In a rather bizarre Wikipedia discussion about the flatness of Earth, I found an interesting statement:
– At the scale of less than 10^-9 meters or so, the earth is a space has an undefinable shape.
– From about 10^-9 meters through to about 10^4 meters, the earth is flat.
– From about 10^4 meters to about 10^9 meters the earth is a sphere.
– At the scale of anything greater than about 10^9 meters, the earth is a point.
I guess the morale is that everything is relative.
Georg Hajdu has just released a new version of his Quintet.net performance system.
“Quintet.net is an interactive network performance environment invented and developed by composer and computer musician Georg Hajdu. It enables up to five performers to play music over the Internet under the control of a “conductor.” The environment, which was programmed with the graphical programming language Max/MSP consists of four components: the Server, the Client, the Conductor and the Listener; the latter component enables the Internet/network audience to follow the performance […]. In addition, there is a Viewer add-on for the Client and Listener components.”
The CNMAT people have made a forum at the Open Sound Control site. OSC is a way of communicating musical information between devices, much in the same way as MIDI, but without all the problems of MIDI (low resolution etc). Although OSC seems to have gained ground in the research community, I think we all have to support it more if it is ever going to be accepted by the commercial industry.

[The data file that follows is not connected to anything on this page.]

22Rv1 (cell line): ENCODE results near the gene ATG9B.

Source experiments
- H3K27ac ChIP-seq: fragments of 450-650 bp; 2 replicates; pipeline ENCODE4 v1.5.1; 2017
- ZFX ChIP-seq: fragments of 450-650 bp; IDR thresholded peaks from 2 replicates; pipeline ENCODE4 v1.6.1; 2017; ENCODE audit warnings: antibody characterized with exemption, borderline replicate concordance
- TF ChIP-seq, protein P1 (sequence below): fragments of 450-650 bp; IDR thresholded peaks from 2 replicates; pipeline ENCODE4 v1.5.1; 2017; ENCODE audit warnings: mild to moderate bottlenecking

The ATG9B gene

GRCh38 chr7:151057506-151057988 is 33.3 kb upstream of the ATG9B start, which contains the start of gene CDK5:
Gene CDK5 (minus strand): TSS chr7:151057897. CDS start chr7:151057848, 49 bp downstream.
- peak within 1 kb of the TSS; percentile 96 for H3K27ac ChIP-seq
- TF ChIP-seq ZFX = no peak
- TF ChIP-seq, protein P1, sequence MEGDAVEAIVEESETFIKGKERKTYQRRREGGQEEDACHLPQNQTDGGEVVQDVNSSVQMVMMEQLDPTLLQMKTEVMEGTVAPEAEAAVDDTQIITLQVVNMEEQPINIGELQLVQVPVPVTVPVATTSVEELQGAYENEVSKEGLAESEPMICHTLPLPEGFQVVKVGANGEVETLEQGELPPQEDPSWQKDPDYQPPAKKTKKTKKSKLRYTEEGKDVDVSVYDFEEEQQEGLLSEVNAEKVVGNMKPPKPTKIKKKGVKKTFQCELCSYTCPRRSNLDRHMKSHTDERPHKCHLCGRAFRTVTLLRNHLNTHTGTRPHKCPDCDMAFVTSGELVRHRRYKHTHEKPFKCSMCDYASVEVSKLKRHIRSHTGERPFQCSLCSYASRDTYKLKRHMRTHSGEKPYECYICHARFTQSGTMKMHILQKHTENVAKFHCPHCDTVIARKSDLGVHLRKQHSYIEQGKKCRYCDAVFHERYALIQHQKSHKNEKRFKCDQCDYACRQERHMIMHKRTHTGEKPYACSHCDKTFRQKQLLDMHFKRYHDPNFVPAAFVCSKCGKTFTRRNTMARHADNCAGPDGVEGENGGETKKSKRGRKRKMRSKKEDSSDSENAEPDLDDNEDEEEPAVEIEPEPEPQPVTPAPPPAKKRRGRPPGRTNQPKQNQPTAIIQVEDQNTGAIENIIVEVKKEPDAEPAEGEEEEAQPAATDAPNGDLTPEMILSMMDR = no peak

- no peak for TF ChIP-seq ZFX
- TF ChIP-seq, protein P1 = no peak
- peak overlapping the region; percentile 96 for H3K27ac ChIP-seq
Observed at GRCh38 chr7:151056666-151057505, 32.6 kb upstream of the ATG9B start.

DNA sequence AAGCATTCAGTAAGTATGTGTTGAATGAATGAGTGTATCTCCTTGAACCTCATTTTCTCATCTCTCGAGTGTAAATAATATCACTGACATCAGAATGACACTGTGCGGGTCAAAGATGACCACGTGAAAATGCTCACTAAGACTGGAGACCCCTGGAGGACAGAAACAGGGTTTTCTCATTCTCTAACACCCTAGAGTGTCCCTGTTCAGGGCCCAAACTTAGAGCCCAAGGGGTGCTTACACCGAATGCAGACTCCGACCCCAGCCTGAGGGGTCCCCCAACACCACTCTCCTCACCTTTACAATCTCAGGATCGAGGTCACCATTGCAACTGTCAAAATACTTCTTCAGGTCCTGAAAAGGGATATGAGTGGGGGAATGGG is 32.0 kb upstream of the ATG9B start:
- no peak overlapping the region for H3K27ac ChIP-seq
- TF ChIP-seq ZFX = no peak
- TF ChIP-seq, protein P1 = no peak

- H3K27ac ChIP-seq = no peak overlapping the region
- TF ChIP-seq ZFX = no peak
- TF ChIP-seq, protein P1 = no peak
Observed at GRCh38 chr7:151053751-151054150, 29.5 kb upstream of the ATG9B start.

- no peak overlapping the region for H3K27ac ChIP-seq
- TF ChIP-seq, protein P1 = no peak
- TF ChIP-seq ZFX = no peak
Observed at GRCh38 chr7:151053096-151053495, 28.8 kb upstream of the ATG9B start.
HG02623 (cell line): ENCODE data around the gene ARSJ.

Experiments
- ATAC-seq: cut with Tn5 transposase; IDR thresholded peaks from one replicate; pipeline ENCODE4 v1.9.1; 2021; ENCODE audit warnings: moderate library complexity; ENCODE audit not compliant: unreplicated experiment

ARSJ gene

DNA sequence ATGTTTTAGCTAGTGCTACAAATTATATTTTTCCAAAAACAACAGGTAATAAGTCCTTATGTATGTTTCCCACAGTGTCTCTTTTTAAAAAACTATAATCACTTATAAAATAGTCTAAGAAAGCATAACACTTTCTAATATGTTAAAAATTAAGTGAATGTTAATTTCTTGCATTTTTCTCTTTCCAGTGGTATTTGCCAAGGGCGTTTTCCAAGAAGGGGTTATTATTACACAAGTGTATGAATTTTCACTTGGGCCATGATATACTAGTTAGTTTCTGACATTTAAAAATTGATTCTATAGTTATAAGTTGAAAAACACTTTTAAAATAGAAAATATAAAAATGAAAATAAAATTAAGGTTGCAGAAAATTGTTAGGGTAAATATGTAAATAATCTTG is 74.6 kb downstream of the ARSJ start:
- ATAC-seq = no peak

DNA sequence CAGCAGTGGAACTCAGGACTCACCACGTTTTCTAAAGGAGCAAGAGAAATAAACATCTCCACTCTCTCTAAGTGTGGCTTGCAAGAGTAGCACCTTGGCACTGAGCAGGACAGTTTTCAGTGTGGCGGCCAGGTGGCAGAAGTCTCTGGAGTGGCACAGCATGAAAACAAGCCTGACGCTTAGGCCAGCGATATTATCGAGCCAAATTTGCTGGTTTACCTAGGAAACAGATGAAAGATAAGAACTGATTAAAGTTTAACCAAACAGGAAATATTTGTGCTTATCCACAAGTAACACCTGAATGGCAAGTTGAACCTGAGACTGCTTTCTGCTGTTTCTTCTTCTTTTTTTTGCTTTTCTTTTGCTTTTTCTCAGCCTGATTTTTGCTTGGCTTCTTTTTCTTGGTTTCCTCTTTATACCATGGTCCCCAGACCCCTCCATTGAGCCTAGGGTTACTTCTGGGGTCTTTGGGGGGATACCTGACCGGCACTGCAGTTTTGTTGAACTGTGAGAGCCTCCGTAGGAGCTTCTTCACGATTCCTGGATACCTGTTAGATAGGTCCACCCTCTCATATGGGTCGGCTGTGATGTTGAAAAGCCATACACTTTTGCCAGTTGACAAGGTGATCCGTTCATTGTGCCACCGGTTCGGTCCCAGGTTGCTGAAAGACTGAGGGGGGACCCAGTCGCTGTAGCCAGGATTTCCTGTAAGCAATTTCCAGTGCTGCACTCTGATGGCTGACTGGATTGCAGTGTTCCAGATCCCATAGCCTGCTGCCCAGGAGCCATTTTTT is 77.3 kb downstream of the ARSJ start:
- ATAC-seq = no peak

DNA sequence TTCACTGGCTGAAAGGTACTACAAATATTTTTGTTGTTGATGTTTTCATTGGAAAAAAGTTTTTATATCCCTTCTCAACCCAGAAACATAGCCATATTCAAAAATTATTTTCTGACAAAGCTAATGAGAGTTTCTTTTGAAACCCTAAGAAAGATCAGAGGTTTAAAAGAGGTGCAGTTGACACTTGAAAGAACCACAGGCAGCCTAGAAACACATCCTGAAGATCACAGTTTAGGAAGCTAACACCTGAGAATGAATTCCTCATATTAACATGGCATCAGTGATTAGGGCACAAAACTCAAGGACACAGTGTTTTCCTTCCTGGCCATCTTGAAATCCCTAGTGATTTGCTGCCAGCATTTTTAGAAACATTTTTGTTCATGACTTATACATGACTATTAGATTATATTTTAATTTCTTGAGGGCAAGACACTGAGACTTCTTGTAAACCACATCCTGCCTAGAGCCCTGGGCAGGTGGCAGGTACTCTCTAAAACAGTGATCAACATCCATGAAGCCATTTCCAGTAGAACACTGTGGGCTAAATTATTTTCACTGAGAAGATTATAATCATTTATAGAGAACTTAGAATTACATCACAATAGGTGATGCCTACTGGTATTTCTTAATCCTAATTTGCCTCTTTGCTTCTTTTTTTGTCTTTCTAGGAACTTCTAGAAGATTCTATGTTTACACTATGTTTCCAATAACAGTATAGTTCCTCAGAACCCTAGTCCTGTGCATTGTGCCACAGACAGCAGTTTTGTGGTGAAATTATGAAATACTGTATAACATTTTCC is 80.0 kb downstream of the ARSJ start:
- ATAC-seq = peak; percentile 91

The concept of mirror neurons was discovered at the University of Parma, Italy some years back, and shows how we have the same neural activitiy whether we do a movement ourselves or just watch someone else doing it. NOVA has made an excellent documentary about mirror neurons.
Thomas Hylland Eriksen has some interesting thoughts on academic English:
“With the total dominance of Microsoft Word, the result is comparable to that of the total dominance of English (or, for most of us, EFL). Everything is compatible with everything else; yet, many of us feel, even if we cannot prove, that it shapes our thoughts in insidious ways.”